Go Back   Steve's Digicams Forums > Digital SLR and Interchangeable Lens Cameras > Sony Alpha dSLR / Konica Minolta dSLR, Sony SLT

Reply
 
Thread Tools Search this Thread
Old Oct 7, 2009, 3:38 AM   #1
Senior Member
 
Join Date: Jun 2006
Location: Rockingham Western Australia
Posts: 592
Default Tamron f2.8 90mm lens

After seeing recommendations by Tcav and MVASteve I have recently purchased a f2.8 90mm Macro Tamron lens. For use with my A200.

I have been playing for days and doing direct comparisons with my Tamron 18-250 lens.

My conclusions are that the f2.8 90mm does everything I asked for in close up (flowers etc) pictures that I was disappointed in when using the 18-250 which just wasn't sharp enough at the closer distances. The 18-250 lens will remain my main lens as I think it is great.

Using the new lens I was a little bothered that the photos were paler than I liked, so after a lot (and I do mean a lot) of practice using bracketing I concluded that the lens needed an negative AV of about 1 as standard for both distance and macro type work


This is contrary to the manual (leaflet) with the lens which suggest a + factor to compensate for the lack of light entering the lens.

Any comments

Fred

Last edited by Bootneck3; Oct 7, 2009 at 5:50 AM. Reason: addition
Bootneck3 is offline   Reply With Quote
Sponsored Links
Old Oct 7, 2009, 7:44 AM   #2
Senior Member
 
TCav's Avatar
 
Join Date: Sep 2005
Location: Washington, DC, Metro Area, Maryland
Posts: 13,544
Default

Can you post some examples of images that have not been corrected for exposure?
__________________
  • The lens is the thing.
  • 'Full Frame' is the new 'Medium Format'.
  • "One good test is worth a thousand expert opinions." - Tex Johnston, Boeing 707 test pilot.
TCav is offline   Reply With Quote
Old Oct 7, 2009, 3:53 PM   #3
Senior Member
 
Hawgwild's Avatar
 
Join Date: Mar 2006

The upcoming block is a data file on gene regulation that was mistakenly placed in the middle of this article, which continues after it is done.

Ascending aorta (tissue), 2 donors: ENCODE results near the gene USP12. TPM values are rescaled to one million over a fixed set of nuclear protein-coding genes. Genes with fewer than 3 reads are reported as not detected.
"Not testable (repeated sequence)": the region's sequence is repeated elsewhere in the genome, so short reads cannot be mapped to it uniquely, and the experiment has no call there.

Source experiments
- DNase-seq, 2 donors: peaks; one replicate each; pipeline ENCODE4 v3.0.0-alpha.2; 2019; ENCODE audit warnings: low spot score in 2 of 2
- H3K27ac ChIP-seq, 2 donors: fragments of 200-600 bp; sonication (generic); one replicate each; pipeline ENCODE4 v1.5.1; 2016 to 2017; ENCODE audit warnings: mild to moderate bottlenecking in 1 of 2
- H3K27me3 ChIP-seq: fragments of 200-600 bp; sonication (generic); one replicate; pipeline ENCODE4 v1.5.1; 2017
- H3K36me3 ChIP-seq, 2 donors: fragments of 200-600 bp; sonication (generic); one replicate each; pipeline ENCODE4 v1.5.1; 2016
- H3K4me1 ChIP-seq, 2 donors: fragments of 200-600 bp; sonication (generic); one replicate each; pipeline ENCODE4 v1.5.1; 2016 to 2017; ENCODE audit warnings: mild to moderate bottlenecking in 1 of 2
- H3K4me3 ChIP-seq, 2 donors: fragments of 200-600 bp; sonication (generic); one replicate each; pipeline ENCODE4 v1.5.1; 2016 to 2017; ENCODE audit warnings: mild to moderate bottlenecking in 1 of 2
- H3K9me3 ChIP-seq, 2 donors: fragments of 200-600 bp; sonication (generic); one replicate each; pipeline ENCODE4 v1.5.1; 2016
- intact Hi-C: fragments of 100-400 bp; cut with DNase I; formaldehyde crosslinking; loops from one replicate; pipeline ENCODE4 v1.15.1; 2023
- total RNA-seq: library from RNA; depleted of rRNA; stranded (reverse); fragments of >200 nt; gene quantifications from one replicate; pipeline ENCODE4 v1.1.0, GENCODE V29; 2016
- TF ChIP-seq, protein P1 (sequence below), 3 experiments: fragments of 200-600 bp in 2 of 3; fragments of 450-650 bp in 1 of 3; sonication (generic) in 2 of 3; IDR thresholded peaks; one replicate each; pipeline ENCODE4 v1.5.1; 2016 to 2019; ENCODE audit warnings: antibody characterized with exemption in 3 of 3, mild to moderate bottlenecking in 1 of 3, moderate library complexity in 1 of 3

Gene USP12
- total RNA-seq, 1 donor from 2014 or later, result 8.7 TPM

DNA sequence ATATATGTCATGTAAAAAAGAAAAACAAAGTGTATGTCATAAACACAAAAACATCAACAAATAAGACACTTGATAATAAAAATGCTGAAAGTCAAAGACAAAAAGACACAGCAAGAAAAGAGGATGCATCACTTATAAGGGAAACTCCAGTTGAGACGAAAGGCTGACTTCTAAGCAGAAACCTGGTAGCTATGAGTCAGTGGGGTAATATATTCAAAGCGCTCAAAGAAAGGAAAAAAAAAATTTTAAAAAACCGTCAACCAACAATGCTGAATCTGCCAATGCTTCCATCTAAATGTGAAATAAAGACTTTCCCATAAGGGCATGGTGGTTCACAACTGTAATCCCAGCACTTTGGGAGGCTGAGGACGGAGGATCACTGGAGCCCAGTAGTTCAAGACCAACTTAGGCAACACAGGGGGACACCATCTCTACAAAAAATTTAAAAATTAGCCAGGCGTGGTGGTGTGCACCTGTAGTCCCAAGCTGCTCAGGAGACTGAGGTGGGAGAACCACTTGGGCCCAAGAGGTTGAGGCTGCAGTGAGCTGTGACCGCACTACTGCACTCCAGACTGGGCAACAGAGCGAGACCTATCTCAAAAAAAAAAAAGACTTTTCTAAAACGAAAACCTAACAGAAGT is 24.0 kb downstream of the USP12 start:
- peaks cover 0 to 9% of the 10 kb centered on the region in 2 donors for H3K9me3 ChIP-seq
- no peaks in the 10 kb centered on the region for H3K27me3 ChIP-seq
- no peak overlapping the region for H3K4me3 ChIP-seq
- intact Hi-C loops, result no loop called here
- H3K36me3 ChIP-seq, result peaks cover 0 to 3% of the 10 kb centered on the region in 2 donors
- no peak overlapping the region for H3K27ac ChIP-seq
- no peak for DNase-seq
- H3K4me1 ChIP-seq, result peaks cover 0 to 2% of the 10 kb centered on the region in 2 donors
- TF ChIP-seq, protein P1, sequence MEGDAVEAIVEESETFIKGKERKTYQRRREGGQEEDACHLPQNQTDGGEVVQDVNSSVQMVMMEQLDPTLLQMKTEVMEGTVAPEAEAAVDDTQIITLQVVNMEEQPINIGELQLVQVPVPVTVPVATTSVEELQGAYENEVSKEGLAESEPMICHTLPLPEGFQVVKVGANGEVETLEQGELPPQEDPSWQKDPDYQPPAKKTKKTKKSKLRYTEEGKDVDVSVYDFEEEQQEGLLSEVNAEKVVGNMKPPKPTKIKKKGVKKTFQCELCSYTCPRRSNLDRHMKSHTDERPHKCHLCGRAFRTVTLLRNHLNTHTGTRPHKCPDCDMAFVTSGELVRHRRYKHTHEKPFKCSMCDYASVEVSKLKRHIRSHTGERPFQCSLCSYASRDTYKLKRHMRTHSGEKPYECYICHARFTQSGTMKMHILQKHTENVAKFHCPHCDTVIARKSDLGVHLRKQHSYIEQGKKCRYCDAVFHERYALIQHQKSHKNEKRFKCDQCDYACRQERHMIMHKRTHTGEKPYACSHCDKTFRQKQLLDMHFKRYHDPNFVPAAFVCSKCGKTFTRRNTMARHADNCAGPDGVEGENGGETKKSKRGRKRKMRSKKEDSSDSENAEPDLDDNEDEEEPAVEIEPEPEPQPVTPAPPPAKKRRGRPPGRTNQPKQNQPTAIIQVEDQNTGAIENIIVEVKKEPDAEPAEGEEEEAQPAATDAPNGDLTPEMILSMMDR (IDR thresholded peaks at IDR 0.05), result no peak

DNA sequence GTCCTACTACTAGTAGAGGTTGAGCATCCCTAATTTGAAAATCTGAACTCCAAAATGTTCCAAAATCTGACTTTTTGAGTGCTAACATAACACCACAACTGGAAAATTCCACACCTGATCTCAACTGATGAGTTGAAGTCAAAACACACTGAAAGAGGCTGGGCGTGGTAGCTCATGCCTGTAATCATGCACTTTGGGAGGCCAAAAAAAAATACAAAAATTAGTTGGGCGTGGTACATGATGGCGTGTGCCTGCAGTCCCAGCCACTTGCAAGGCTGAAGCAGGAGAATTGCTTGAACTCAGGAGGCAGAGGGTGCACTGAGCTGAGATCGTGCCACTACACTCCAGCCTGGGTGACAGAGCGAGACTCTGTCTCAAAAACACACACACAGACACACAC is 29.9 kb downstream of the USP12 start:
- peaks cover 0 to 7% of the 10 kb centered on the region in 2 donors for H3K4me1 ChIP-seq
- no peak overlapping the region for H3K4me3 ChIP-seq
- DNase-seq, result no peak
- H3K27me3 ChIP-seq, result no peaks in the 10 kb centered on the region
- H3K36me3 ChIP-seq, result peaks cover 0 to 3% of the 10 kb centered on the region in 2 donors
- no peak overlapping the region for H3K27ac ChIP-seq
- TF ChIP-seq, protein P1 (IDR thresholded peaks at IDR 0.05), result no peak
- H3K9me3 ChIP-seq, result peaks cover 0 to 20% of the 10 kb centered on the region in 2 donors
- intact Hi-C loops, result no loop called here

Location: Pensacola, Florida
Posts: 3,525
Default

Please do, as I am about to buy this lens Saturday if I can find one in Orlando.. Robert
Hawgwild is offline   Reply With Quote
Old Oct 7, 2009, 7:18 PM   #4
Senior Member
 
mtclimber's Avatar
 
Join Date: Oct 2005
Location: Oregon, USA
Posts: 18,143
Default

fred-

The Tamron 90mm is well know for its sharpness and macro capability, but I have never heard of an exposure problems.

Sarah Joyce
mtclimber is offline   Reply With Quote
Old Oct 10, 2009, 7:57 AM   #5
Senior Member
 
antony's Avatar
 
Join Date: Mar 2007
Location: Sydney, Australia
Posts: 182
Default

Congratulations on your Tamron F2.8 90mm lens
__________________
AntBlog701 (blog) | SillyDog701 (website)
antony is offline   Reply With Quote
Old Oct 10, 2009, 8:20 PM   #6
Senior Member
 
Join Date: Jun 2004
Posts: 477
Default

Just wondering, is the rear element on the Tamron F2.8 90mm perfectly flat?

I have a Tamron F2.5 90mm SP, and the rear element is perfectly flat (as are some of the other Tamron Adaptall 2 lenses).

When I stop this lens down, say F16, you can see a bright "spot" on the image, where the light is reflected off the sensor, back onto the flat rear element and back onto the sensor. As you increase the aperture, the spot gets fainter and larger, and around f8, it disappears. However, I think the "spot" only disappears because it takes up the more of the frame, but I'm sure it just decreases the contrast, which is what might be happening to you.

e.g.
at F32:


At F16:


At F11:



Could this effect be tricking the light meter, or perhaps decreasing the contrast so it looks "paler"? (On Bootneck's lens)

Last edited by dnas; Oct 12, 2009 at 3:02 AM.
dnas is offline   Reply With Quote